“What’s the mood of community bankers today?” someone asked me.
It happens that recently I had the opportunity to attend and participate in the largest annual meeting of community bankers in the nation, the convention of the Independent Community Bankers of America. The ICBA National Convention, held this year in Orlando, attracted in the neighborhood of 3,000 participants, including bankers, bankers’ spouses, and bank vendors. A pretty big group!
I presented at and moderated an all-day long directors’ workshop. I also conducted a workshop discussing the future of community banking.
I say this all as a prelude to giving you my reading on the mood of the meeting. I have attended and participated in ICBA’s annual conventions for over 20 years. So I’ve been with the bankers during good times for community banks and during bad times for community banks.
Optimism for small banks’ future
What a difference a few years post-recession makes!
The mood of the community bankers present was upbeat. They were not only happy to see the friends that they have made through this organization over the years, but they also had the opportunity to listen to optimistic banking-related presenters in the general session. It was an all-around positive experience.
There are a number of misconceptions about small community bankers that persist. Attending an ICBA convention dispels these handily.
One of these misconceptions is that community bankers are not interested in moving forward and progressing toward a better status for their bank and their industry.
This is unfounded, considering that most of the community bankers in attendance were there because they wanted to learn the newest, latest, and greatest products, interact with the vendors, and listen to new ideas. Several attendees told me that they received at least one new idea to take back to their bank that would basically pay for their attendance at the convention.
This exposure to new ideas and current industry happenings is especially beneficial considering the large number of issues that community bankers and their directors face in the post-recession environment.
Attendees hit the hot topics
Of all topics discussed at the convention, the three most regularly discussed items among community bankers were industry consolidation and independence; advancements in information technology and the associated security risks; and the regulatory/compliance environment.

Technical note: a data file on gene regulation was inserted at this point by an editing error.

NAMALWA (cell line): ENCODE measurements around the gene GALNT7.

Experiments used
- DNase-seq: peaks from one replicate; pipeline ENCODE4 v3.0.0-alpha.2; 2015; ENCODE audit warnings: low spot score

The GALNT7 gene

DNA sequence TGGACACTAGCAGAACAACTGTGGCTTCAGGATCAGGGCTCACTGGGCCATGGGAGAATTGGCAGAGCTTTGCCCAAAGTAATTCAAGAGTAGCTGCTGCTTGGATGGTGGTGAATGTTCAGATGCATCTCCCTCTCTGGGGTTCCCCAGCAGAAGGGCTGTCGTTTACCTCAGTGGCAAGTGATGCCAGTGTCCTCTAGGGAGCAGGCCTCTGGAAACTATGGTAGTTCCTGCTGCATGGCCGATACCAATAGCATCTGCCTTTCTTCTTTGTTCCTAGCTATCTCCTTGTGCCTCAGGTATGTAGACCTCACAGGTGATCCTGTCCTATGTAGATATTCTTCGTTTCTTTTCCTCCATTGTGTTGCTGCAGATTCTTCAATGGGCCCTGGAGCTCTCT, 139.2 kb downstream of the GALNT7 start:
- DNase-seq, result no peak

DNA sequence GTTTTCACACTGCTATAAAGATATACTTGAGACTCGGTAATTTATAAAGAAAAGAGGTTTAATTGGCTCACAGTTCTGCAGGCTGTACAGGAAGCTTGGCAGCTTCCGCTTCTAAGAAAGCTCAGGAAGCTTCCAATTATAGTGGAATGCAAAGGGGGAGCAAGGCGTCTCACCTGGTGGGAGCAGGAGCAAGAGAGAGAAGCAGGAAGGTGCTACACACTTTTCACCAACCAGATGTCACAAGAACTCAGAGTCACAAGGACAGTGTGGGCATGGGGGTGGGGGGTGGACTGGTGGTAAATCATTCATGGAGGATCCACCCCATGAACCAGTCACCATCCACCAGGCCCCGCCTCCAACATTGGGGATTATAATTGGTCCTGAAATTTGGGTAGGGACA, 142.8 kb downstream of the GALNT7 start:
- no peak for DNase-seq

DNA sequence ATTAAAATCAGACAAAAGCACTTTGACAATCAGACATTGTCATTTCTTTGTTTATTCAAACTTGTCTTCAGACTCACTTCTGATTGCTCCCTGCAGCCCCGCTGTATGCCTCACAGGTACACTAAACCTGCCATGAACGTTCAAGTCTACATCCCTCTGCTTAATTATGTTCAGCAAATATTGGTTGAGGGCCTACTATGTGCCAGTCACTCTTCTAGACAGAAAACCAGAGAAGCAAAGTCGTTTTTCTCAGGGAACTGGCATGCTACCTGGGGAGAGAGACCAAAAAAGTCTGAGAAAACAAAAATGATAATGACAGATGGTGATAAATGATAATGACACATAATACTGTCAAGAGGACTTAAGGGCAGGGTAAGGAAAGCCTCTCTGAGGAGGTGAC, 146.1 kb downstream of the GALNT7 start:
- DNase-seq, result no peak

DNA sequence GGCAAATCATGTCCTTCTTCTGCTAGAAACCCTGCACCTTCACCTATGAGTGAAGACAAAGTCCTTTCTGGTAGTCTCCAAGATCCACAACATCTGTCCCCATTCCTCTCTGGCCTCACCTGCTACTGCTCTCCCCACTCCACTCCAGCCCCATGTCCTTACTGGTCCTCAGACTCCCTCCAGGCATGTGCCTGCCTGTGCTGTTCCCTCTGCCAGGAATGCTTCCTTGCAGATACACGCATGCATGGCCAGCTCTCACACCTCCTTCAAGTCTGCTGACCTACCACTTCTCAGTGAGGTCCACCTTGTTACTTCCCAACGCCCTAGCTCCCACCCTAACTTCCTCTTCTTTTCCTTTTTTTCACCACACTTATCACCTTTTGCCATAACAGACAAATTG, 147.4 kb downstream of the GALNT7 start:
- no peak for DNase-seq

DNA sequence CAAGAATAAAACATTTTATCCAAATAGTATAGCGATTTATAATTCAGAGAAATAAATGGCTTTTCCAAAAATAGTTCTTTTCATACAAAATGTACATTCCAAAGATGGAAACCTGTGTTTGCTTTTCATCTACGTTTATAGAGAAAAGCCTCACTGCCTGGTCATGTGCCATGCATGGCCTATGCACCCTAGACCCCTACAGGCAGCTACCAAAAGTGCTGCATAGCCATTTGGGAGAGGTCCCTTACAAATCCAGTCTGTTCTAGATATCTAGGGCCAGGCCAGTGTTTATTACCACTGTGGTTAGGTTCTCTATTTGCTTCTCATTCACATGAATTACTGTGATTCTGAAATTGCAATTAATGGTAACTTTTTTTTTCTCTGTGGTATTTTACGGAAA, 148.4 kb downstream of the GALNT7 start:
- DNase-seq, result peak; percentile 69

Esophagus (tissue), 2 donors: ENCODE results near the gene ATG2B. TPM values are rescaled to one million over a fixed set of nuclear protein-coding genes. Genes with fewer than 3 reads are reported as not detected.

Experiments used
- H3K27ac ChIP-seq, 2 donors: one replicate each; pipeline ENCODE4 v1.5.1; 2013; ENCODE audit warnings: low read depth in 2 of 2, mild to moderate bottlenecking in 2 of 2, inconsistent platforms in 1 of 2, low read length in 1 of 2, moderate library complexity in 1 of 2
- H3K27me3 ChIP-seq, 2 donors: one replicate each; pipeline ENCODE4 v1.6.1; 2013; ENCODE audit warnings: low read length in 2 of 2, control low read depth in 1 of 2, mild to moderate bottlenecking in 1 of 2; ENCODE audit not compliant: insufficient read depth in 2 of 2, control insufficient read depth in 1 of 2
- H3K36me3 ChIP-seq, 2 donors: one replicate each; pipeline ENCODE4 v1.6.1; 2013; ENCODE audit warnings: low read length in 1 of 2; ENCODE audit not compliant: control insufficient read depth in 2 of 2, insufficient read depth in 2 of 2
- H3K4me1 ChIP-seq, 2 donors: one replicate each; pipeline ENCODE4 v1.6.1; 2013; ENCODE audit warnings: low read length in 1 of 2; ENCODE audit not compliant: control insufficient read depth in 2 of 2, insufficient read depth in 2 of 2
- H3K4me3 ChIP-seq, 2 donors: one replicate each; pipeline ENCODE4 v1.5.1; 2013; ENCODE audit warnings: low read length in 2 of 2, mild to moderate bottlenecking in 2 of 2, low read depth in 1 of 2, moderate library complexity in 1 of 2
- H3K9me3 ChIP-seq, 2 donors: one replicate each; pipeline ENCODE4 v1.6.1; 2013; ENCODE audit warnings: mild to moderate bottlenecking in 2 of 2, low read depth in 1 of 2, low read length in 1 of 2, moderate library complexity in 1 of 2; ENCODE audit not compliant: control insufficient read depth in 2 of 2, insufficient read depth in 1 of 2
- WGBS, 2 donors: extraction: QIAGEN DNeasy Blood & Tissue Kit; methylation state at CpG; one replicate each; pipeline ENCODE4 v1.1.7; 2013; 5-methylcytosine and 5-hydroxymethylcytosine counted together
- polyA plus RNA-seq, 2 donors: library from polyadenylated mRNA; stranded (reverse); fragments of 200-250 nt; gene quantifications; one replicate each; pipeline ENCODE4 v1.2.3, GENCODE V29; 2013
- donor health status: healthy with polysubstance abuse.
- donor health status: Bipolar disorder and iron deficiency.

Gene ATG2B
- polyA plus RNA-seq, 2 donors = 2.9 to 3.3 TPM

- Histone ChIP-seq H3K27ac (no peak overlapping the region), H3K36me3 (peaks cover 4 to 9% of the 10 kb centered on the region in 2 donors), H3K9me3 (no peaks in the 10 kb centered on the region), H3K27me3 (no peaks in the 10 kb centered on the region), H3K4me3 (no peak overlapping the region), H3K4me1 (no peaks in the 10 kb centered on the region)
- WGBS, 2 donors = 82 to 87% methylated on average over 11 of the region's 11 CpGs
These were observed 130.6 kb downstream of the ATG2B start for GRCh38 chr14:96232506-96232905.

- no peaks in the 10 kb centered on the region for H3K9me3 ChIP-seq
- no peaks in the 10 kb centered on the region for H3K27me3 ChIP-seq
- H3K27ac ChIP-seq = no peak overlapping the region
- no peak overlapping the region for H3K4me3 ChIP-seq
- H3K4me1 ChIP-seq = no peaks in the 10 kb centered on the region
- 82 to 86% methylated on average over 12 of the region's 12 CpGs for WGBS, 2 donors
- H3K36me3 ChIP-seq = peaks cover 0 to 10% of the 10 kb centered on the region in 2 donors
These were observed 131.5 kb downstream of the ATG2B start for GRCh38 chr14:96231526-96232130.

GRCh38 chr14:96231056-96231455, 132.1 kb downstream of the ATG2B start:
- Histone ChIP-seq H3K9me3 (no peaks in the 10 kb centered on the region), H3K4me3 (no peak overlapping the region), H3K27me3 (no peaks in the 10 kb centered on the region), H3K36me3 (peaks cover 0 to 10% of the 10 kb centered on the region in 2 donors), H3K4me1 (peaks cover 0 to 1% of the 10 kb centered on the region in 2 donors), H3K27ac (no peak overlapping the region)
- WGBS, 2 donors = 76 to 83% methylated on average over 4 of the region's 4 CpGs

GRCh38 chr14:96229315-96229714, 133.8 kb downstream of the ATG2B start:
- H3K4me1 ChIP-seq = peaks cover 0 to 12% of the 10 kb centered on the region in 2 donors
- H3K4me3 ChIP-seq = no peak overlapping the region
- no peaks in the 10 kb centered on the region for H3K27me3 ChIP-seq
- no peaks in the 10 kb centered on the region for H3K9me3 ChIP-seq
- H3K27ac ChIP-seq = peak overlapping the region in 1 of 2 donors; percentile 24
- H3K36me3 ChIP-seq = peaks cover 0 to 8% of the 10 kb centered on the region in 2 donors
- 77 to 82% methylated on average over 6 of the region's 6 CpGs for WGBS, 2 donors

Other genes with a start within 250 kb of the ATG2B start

None of these issues should be taken lightly, so it was encouraging to see so many community bankers seeking to apply new ideas and knowledge in a way that makes a real difference to their banks:
1. Consolidation of banking. Within the discussion of industry consolidation, there are always multiple vantage points. The ICBA national convention was no different. Some bankers discussed expanding geographically through acquiring other institutions, some discussed their desire to sell, and some discussed proactive strategies they were seeking to implement to maintain independence.
Everyone knows consolidation is reality, so it is always interesting to hear how banks that would otherwise look very similar on paper have drastically different views on their bank’s role in the consolidation.
2. Tech as aid and tech as risk. From an information technology standpoint, there was still a lot of discussion on what technology means for the “branch of the future” and banks’ existing brick-and-mortar footprint. Considering the plethora of cyber-attacks on banks and retailers in 2014, it was no surprise that cyber-security dominated much of the discussion.
What was interesting, however, was that most community bankers viewed security issues and fraud as a “when” rather than an “if” issue. As someone who facilitates dozens of strategic planning events a year for community banks across the nation, it was encouraging to see so many directors taking an appropriate view of IT risks without getting caught up in a “sky is falling” mentality.
3. Everybody’s “favorite”: regulations. As one would expect, the regulatory burden was probably the most discussed issue among bankers at the ICBA convention. From mortgage rules, to a two-tiered regulatory system, to regulatory capital expectations, it is clear that regulatory compliance is at the forefront of community bankers’ minds.
Although the overall mood of the discussion was largely more positive than it has been in the past, there is certainly still hesitancy at many community banks across the nation who are experiencing the weight of the post-recession regulatory climate.
All of these issues pose long-term challenges. However, profitability is up, regulatory relations are improving, and community bankers are once again beginning to look for new, innovative ways to meet the needs of their communities.
Overall, this particular gathering of enthusiastic, energetic, and forward-looking community bankers was a great encouragement. I was happy to have been asked to be a part of it.
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